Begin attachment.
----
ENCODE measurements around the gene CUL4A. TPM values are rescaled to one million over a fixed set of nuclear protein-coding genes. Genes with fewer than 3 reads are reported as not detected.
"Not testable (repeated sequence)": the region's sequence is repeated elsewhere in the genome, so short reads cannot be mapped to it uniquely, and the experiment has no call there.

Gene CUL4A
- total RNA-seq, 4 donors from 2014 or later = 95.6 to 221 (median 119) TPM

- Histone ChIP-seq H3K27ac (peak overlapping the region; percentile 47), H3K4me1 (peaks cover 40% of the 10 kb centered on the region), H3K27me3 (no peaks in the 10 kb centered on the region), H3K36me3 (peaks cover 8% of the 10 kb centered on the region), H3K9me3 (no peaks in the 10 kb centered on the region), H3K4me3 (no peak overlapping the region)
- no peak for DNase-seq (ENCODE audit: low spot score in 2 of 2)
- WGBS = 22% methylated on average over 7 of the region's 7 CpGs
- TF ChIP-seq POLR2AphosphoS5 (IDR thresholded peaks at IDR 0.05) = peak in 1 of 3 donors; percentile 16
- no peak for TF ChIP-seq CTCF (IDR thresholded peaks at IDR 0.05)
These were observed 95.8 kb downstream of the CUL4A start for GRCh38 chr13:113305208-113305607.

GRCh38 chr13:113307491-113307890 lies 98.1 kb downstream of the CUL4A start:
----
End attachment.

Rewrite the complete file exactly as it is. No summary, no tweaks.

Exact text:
ENCODE measurements around the gene CUL4A. TPM values are rescaled to one million over a fixed set of nuclear protein-coding genes. Genes with fewer than 3 reads are reported as not detected.
"Not testable (repeated sequence)": the region's sequence is repeated elsewhere in the genome, so short reads cannot be mapped to it uniquely, and the experiment has no call there.

Gene CUL4A
- total RNA-seq, 4 donors from 2014 or later = 95.6 to 221 (median 119) TPM

- Histone ChIP-seq H3K27ac (peak overlapping the region; percentile 47), H3K4me1 (peaks cover 40% of the 10 kb centered on the region), H3K27me3 (no peaks in the 10 kb centered on the region), H3K36me3 (peaks cover 8% of the 10 kb centered on the region), H3K9me3 (no peaks in the 10 kb centered on the region), H3K4me3 (no peak overlapping the region)
- no peak for DNase-seq (ENCODE audit: low spot score in 2 of 2)
- WGBS = 22% methylated on average over 7 of the region's 7 CpGs
- TF ChIP-seq POLR2AphosphoS5 (IDR thresholded peaks at IDR 0.05) = peak in 1 of 3 donors; percentile 16
- no peak for TF ChIP-seq CTCF (IDR thresholded peaks at IDR 0.05)
These were observed 95.8 kb downstream of the CUL4A start for GRCh38 chr13:113305208-113305607.

GRCh38 chr13:113307491-113307890 lies 98.1 kb downstream of the CUL4A start: